Urgent call to action issued by state education officials, plan pushes increased degrees, certificates and credentials | MyWindsorNow.com

Urgent call to action issued by state education officials, plan pushes increased degrees, certificates and credentials

James Redmond
jredmond@greeleytribune.com

By 2025, state officials hope 66 percent of all Colorado adults have some sort of degree, certificate or higher education credential.

Colorado education officials described it as an urgent call to action in their newly released plan, "Colorado Rises: Advancing Education and Talent Development." The plan focused on making education more accessible, affordable and equitable for all state residents.

The Colorado Commission on Higher Education and Colorado Department of Higher Education released the statewide plan Tuesday with the support of Gov. John Hickenlooper and Lt. Gov. Donna Lynne, according to a news release from CDHE.

To reach the 66 percent goal, the plan details four strategies for Colorado's higher education institutions: increase credential completion, erase equity gaps, improve student success and invest in affordability.

University of Northern Colorado President Kay Norton and trustee Chairman Dick Monfort attended a meeting at the governor's mansion Tuesday to discuss the goals and the launch of the plan.

"We're all in on the goals, and, as has been the case through various administrations, our ongoing work at UNC dovetails with them," Norton said. "One of the takeaways is that we must continue to work with businesses and our surrounding community to identify opportunities, which is something the Campus Commons will address in serving as a connector."

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With a rapidly changing economy, experts estimate the demand for college-educated adults in Colorado is the fifth highest in the nation, according to the CDHE news release. Research from the Georgetown Center on Education and the Workforce shows that by 2020 nearly 75 percent of jobs in Colorado will require some education beyond high school, yet only 55 percent of the adult population in Colorado has a degree or certificate.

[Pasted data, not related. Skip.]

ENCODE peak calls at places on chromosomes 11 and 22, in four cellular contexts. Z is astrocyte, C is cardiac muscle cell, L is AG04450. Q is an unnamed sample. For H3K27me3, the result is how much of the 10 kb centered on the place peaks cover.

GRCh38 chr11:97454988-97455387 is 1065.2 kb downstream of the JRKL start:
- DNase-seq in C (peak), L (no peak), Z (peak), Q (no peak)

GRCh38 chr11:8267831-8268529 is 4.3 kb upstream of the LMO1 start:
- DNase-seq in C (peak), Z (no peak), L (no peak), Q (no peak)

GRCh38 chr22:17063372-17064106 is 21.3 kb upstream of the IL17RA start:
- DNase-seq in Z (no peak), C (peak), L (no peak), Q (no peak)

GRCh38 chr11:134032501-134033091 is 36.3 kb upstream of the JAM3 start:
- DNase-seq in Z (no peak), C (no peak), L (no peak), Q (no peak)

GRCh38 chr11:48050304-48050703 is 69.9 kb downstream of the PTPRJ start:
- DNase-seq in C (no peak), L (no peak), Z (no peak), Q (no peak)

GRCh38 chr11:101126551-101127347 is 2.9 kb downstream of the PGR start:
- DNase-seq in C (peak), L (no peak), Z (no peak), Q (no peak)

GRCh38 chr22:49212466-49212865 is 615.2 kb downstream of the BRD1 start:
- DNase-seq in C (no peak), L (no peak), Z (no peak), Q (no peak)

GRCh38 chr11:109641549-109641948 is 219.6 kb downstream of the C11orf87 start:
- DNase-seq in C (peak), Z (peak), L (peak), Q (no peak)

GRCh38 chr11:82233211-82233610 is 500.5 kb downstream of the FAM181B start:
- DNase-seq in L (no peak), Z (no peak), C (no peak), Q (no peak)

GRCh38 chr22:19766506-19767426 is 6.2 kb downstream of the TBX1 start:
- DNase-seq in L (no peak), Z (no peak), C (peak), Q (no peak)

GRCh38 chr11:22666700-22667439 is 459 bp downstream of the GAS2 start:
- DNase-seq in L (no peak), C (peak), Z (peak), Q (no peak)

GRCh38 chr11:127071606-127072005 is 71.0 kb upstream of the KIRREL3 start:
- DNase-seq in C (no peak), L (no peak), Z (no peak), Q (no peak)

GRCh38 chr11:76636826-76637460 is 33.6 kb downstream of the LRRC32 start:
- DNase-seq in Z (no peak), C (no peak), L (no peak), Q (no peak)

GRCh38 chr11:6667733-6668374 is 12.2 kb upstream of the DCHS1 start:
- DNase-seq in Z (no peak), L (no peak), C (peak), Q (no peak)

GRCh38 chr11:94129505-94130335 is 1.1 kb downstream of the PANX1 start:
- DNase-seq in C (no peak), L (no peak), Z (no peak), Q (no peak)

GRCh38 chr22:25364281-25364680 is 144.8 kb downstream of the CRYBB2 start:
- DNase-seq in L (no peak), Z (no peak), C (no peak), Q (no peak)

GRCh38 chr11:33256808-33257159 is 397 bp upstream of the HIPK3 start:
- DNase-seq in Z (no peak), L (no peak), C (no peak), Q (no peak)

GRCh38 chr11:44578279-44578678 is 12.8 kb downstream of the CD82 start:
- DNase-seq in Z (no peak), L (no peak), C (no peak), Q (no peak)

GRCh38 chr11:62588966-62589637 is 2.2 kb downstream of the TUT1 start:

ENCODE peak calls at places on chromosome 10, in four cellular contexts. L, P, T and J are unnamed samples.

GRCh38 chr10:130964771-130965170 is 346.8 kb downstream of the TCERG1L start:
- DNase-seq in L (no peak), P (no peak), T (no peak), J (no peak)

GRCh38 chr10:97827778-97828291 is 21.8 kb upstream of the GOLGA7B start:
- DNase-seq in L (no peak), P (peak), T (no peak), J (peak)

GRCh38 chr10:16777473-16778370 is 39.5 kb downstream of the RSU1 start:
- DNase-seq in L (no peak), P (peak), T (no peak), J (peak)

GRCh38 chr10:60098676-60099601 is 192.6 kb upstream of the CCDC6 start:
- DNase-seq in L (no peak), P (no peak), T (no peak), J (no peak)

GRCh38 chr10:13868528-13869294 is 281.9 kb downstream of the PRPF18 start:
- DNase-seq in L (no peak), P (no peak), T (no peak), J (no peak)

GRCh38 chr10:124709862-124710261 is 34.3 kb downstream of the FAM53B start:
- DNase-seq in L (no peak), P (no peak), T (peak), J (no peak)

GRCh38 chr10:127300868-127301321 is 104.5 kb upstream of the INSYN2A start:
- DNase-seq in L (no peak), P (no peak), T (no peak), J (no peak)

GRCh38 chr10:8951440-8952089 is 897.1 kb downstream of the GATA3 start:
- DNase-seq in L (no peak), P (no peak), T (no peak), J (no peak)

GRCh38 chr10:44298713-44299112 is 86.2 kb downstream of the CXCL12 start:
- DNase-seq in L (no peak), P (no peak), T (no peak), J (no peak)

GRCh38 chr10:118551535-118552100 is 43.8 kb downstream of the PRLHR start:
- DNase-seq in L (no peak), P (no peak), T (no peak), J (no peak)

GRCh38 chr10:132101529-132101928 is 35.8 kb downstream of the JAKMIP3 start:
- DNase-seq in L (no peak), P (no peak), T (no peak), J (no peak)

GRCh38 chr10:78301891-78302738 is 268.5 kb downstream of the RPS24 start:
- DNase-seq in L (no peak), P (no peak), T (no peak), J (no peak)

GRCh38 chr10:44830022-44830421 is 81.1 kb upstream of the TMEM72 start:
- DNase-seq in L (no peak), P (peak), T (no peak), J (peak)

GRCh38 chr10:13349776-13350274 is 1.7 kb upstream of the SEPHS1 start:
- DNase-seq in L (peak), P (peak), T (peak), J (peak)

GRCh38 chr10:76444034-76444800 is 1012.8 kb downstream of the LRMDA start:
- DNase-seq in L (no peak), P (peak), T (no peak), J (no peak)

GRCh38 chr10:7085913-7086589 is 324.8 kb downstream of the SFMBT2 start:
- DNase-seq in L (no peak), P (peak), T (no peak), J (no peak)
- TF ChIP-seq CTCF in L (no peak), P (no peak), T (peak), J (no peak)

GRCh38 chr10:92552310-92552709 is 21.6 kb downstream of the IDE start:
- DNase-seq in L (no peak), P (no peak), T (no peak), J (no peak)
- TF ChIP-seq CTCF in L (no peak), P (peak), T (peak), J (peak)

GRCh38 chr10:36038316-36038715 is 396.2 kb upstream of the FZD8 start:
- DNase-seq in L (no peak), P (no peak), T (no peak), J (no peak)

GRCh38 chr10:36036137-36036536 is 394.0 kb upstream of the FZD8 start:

"Our goal is clear and more important than ever. We must expand access to quality credentials to ensure that more Colorado residents have the skills, training and knowledge they need to succeed in the jobs of today and the future," Kim Hunter Reed, executive director of CDHE, said in the news release. "Critical to this work is our focus on erasing equity gaps, which is essential to expanding opportunity."

The plan emphasizes closing equity gaps among minority and white populations. The share of Colorado's white majority population that earned a credential is more than twice that of Hispanics and Latinos and about 1.5 times the share of African Americans, according to the release. In fact, the gap between white and Hispanics is the second largest in the nation, barely behind California's.

Lumina Foundation is finalizing a partnership with Colorado that will provide up to $500,000 over two years to support the state's efforts around increasing attainment among minority students, according to the release.

Higher education push

Tuesday, Colorado officials released statewide plan to increase postsecondary attainment and sets a statewide goal of 66 percent postsecondary attainment by 2025.

To read the full plan, go to masterplan.highered.colorado.gov.

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